What do I want from the budget, I was asked. So I had a think. One plea was for no more pasty taxes, which I argued distracted from the more serious changes that would actually affect most people. So Osborne decided to cut the Bingo Tax, and we ended up with #bingogate. Someone obviously hadn’t been paying attention at the back. But among what I like to think of as the more serious requests to the Chancellor, I suggested the implementation of a charge of, say, £10, each time a person missed an NHS appointment.
The Chancellor didn’t listen to me then, either. (Well, to be fair, why should he?) But I see that a think tank has released a study, co-authored by former Labour health minister Lord Warner, which recommends charging a £10 monthly fee for use of the NHS. I can see where they’re coming from – which is, essentially, the same place as I’m coming from. That place being the idea that the NHS does, somehow, need to cut its costs and find alternative sources of funding. But even if we are both coming from the same basic angle, I can’t say that I agree.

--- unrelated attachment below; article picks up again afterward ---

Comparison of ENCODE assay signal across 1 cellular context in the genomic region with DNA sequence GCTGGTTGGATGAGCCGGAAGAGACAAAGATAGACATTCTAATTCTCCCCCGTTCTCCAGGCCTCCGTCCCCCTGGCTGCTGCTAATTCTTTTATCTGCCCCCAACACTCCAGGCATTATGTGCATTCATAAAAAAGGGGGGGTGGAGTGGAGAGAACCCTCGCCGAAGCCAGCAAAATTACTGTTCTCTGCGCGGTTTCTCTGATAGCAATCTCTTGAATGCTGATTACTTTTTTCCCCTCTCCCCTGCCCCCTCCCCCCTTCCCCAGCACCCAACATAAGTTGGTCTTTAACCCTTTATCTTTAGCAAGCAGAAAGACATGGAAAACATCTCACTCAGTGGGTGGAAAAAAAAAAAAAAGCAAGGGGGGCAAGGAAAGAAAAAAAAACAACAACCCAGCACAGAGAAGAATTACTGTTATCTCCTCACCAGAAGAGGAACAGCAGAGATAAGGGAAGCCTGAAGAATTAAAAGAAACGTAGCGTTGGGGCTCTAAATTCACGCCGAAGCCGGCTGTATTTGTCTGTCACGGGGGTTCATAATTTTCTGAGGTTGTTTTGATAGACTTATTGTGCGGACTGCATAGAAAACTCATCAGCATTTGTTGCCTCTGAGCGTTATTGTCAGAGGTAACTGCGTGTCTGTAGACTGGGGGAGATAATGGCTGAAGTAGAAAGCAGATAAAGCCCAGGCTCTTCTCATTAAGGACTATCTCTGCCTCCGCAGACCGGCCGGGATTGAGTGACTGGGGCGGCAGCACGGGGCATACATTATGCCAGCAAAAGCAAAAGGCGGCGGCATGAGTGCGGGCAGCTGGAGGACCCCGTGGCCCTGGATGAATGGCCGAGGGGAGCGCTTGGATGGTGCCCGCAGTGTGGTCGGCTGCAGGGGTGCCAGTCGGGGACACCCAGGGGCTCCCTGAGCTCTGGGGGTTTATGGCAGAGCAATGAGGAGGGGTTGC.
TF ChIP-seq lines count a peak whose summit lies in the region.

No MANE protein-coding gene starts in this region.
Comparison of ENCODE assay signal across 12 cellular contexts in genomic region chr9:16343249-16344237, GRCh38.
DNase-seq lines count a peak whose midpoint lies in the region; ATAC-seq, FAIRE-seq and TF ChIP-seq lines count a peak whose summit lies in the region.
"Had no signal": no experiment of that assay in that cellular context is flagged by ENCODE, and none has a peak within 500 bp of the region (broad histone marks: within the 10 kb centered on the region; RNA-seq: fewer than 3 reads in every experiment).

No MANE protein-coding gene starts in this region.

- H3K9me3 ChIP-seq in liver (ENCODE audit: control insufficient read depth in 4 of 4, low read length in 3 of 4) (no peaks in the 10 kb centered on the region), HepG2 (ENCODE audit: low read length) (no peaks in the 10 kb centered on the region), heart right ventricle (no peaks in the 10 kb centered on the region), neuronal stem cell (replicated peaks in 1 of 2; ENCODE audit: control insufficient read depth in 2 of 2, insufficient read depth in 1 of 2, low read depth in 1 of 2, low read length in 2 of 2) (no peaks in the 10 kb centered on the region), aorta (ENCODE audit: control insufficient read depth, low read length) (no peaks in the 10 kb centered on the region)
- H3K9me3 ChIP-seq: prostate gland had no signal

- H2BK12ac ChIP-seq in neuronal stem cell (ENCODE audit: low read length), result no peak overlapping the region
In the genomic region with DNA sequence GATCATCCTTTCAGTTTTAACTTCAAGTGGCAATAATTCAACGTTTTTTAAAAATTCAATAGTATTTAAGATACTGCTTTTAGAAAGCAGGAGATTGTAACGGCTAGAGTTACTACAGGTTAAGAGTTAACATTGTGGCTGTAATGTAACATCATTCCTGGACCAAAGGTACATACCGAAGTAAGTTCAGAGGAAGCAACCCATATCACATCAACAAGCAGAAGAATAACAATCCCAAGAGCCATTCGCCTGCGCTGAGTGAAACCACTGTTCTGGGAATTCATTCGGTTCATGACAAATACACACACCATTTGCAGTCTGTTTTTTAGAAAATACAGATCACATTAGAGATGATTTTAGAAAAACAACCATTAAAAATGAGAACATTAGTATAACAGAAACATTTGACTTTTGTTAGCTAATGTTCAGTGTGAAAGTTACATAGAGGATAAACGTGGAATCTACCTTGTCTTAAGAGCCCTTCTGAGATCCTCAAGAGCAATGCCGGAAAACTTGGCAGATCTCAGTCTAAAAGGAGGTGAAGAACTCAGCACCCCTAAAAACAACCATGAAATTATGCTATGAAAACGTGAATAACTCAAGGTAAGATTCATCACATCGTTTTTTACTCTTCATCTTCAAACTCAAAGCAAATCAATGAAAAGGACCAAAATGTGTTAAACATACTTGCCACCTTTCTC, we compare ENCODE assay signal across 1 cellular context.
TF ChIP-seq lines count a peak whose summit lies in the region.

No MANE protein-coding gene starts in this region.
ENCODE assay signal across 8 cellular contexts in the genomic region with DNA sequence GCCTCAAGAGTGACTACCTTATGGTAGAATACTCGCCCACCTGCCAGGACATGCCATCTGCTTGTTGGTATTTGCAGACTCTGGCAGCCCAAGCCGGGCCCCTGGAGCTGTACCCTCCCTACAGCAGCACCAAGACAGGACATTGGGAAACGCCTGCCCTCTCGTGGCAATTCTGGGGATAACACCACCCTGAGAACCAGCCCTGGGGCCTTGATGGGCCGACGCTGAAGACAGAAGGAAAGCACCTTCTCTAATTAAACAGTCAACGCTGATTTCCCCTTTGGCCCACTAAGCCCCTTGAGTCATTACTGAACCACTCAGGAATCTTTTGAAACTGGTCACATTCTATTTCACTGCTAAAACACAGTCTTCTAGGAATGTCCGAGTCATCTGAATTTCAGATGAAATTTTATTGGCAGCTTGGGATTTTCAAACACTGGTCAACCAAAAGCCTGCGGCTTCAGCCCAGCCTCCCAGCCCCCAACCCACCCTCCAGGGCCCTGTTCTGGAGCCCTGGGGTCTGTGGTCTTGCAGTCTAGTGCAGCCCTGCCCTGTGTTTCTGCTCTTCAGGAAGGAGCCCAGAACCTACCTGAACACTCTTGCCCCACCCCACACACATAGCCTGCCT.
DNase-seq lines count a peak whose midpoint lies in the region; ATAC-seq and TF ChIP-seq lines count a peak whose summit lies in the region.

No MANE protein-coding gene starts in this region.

As an NHS spokesman told The Telegraph: ‘The founding principles of the NHS make it universally free at point of use’, and I for one think it should remain so. That’s not to say that I’m backtracking on my original request; I’m not. I’m asking for charges for non-use of the NHS. And anyway, how would a ‘NHS membership’ even work? Someone turns up at hospital with a broken leg, or a life-threatening illness, but no membership. Then what?
I’m all for helping the NHS to save money. But how about we focus on trying to cut down on health tourism, and preventing wastage – of both time and money – instead?Tags: Budget 2014, George Osborne, Health, health tourism, NHS, Tax cuts